Even though he spent 11 years in the United States studying economics and teaching management, Bernard Hanon's job as chairman of Renault, the French auto giant, is unlike that of any American corporate chief.
Mr. Hanon is a government employee.
As such, he is expected by the new Socialist government of France to use his company as a piston in its drive to cut unemployment and create a more equitable society.
In fact, whenever French Socialists try to prove that nationalization works, they point first to Renault, which has been state-owned since the end of World War II. The company has certainly proved dynamic and internationally competitive. During the last decade, it has consistently made money. In 1980, while becoming the world's sixth-largest automaker, selling 2 million vehicles, it reported a tidy profit of something under $100 million (at today's exchange rates).
But as the Socialists embark on their sweeping nationalizations, their model is faltering. Hurt by high interest rates and stiff foreign competition, Renault recently announced it lost more than $100 million last year, its first loss in five years.
Mr. Hanon said in an interview, however, that he is hopeful Renault will once again make a profit this year, and expressed optimism that the company will be able to carry out the Socialist blueprint: creating new jobs and continuing to be the trend-setter in labor relations and social policy.
Mr. Hanon also reaffirmed Renault's intention of establishing a solid base in the American market through its 46 percent share of American Motors Corporation. He said the introduction of the Renault/AMC Alliance model in the fall could turn the ailing AMC ''from red to black,'' and he suggested the Big Three US automakers could learn from his nationalized firm.
After all, Renault's losses last year were relatively small compared with those of American automakers and arch-rival Peugeot, which was more than $290 million in the red last year and $340 million in 1980.
And despite the losses, Renault's sales picked up at the end of the year, moving Mr. Hanon to say, ''If volume keeps up, our automobile division will turn a profit this year. . .''
But Hanon did not minimize the difficulties ahead. High interest rates continue to hurt sales, and foreign automakers -- particularly West German -- have won 28 percent of the French market, while Renault's exports have fallen off.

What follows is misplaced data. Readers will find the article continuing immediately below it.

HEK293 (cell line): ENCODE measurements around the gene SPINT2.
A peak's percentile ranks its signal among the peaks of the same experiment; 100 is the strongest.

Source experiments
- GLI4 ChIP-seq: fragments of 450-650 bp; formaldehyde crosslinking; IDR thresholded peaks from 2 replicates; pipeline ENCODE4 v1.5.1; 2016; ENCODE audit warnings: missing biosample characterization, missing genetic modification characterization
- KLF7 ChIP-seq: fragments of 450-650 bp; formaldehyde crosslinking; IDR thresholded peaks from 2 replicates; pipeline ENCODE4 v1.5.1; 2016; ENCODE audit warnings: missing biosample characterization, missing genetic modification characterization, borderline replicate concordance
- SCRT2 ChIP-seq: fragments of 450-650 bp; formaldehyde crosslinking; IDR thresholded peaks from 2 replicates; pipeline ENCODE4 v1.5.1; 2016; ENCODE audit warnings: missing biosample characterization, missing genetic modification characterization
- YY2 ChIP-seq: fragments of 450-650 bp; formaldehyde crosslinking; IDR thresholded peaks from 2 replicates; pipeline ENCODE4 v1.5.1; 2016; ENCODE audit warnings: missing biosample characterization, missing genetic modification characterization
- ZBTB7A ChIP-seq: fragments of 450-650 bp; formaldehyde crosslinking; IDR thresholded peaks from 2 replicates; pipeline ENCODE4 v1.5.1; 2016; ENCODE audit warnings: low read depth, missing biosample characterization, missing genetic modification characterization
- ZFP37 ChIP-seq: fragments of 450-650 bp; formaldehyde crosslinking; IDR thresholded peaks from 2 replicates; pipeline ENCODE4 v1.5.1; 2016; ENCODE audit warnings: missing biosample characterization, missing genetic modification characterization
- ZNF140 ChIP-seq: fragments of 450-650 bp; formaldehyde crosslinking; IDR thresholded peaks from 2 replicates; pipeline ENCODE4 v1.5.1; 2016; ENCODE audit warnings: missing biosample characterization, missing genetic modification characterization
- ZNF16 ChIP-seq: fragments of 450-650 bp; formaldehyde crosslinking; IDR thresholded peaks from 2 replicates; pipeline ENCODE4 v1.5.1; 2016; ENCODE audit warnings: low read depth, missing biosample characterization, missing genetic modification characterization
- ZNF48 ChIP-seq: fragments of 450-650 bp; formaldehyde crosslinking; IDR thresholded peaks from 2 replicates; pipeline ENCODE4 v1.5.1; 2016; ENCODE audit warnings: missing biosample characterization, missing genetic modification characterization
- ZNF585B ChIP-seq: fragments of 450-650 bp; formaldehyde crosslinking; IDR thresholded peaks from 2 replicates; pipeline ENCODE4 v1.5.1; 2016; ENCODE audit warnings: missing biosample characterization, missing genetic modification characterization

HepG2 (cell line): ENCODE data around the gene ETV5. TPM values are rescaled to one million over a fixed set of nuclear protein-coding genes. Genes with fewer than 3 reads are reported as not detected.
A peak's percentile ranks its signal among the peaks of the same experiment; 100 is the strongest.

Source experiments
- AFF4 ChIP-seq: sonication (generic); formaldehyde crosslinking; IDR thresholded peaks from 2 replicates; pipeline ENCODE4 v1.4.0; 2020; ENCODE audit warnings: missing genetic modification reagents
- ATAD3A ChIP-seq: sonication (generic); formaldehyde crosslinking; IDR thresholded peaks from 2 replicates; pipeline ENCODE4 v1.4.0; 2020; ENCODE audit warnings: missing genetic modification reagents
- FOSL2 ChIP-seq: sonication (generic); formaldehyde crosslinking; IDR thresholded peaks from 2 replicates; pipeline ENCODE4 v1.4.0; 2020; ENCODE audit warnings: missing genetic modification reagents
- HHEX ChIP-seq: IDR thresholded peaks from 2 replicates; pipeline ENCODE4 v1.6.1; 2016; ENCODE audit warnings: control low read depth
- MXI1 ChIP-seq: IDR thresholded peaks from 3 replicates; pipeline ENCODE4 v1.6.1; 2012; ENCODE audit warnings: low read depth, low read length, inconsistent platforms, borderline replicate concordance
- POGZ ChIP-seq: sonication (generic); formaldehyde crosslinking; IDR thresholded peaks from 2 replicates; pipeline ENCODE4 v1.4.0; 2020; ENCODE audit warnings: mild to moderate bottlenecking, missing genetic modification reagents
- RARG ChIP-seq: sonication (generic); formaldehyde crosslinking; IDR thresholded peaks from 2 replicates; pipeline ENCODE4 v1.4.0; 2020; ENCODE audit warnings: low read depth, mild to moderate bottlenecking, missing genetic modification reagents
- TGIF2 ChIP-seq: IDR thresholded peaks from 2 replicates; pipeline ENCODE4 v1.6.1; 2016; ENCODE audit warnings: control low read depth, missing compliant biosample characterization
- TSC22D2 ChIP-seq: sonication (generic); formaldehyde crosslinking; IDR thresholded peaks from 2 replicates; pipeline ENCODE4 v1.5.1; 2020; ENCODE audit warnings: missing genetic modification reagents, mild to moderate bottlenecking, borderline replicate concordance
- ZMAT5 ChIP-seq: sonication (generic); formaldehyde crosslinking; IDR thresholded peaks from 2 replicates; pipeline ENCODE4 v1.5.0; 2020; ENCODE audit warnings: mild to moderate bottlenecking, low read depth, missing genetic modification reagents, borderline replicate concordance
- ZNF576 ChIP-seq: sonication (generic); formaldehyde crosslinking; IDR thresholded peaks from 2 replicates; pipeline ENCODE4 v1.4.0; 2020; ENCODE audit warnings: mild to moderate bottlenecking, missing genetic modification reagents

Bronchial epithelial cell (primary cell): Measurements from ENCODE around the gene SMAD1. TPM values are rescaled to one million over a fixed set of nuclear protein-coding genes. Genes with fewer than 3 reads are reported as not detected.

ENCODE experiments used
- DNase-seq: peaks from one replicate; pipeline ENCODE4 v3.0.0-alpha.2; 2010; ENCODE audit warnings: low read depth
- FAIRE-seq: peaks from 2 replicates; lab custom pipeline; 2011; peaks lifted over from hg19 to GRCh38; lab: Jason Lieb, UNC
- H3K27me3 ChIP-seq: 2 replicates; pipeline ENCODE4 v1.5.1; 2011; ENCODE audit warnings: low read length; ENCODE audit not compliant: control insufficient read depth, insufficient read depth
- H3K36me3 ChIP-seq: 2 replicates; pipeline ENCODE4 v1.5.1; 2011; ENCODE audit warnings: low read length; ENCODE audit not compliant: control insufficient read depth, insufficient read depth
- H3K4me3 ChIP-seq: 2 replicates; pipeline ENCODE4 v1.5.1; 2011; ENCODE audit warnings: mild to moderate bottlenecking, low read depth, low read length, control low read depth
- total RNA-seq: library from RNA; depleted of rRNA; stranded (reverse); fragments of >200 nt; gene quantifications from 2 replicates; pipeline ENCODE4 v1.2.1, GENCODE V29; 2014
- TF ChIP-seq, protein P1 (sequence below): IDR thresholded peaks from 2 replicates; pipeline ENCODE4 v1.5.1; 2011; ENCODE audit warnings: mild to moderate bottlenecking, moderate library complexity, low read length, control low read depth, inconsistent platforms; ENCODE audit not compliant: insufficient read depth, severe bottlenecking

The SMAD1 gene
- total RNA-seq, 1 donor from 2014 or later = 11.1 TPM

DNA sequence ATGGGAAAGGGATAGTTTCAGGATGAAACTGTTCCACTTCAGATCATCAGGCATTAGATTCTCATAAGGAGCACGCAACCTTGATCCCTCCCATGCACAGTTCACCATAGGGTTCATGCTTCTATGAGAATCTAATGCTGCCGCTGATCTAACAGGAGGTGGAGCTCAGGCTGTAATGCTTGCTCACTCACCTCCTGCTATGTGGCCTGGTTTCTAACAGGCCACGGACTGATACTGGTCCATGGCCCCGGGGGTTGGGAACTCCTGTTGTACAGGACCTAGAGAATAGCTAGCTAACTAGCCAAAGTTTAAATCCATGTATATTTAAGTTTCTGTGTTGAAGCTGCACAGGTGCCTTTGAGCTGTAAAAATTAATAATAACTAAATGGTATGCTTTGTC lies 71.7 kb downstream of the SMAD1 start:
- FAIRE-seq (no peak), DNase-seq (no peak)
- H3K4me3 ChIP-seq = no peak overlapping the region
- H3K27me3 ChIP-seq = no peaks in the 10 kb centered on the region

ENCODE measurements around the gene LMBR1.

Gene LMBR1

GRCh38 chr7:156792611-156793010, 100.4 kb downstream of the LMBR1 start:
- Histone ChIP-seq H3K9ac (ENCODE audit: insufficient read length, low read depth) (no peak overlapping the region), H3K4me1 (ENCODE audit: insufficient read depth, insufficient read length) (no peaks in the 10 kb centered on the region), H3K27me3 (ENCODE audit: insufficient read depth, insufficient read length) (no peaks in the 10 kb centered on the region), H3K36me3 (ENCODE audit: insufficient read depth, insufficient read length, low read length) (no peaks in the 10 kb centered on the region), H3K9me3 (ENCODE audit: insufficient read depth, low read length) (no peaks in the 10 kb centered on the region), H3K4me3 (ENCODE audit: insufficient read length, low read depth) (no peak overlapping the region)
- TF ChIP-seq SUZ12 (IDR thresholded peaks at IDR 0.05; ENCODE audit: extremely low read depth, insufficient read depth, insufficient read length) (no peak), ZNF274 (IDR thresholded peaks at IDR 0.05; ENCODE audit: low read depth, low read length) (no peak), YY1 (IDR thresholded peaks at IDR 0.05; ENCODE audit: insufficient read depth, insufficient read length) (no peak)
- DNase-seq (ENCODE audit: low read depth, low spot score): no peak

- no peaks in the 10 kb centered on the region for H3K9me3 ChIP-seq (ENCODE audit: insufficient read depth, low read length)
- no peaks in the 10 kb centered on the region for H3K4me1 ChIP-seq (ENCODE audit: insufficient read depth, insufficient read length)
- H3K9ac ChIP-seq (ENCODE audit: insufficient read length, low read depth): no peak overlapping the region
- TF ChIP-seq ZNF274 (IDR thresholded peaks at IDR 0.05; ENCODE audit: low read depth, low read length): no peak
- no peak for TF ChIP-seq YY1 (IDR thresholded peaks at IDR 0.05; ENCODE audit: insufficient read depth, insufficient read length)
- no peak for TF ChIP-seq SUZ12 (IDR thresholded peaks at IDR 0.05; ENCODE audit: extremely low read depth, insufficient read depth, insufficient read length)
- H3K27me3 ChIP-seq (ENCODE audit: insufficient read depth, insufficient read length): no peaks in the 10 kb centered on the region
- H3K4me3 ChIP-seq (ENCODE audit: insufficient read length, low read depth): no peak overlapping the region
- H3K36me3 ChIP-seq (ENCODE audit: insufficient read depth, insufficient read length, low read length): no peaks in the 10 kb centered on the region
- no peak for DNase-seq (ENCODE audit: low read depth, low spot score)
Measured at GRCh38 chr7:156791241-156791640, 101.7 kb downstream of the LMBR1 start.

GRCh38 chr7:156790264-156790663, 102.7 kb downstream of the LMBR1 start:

While he wants Renault to be competitive, he said his goal is to keep Renault as a model for industrial relations. He reaffirmed the company's commitment to adding 3,500 more workers to its payroll of 110,000 in France, and to granting its employees five weeks' annual paid vacation. Renault was the first French company to provide four weeks off a year. It has now become one of the first major employers to add another week.
''But our room for maneuver to do much more is limited,'' he warned. He said he couldn't imagine laying off workers ''unless there was a complete economic crisis like during the 1930s,'' but added that to remain competitive, ''Renault just can't afford any more pure gifts (such as an extra week of vacation).''
Because it is state-owned, Renault has received more leeway over the years to give its employees benefits. Peugeot officials complain bitterly that government aid gives Renault a cushion that Peugeot, as a private company, can't share.
Renault officials respond that their company pays taxes just as Peugeot does, and that over the years relatively little of its investment has been government financed.
But Mr. Hanon admitted that government backing permits Renault to take a long view in its decisionmaking, and he stressed that ability in contrasting his strategy with that of American carmakers.
Renault's long view is evident in its investment plan. ''We invest 6 to 9 percent of sales every year, no matter what,'' Hanon said.
''The Americans swing between 2 and 12 percent,'' which is ''inefficient'' Hanon said.
In contrast to Detroit, Renault has produced only a few basic models. ''All it takes to turn AMC from red to black is one or two successful models,'' he said.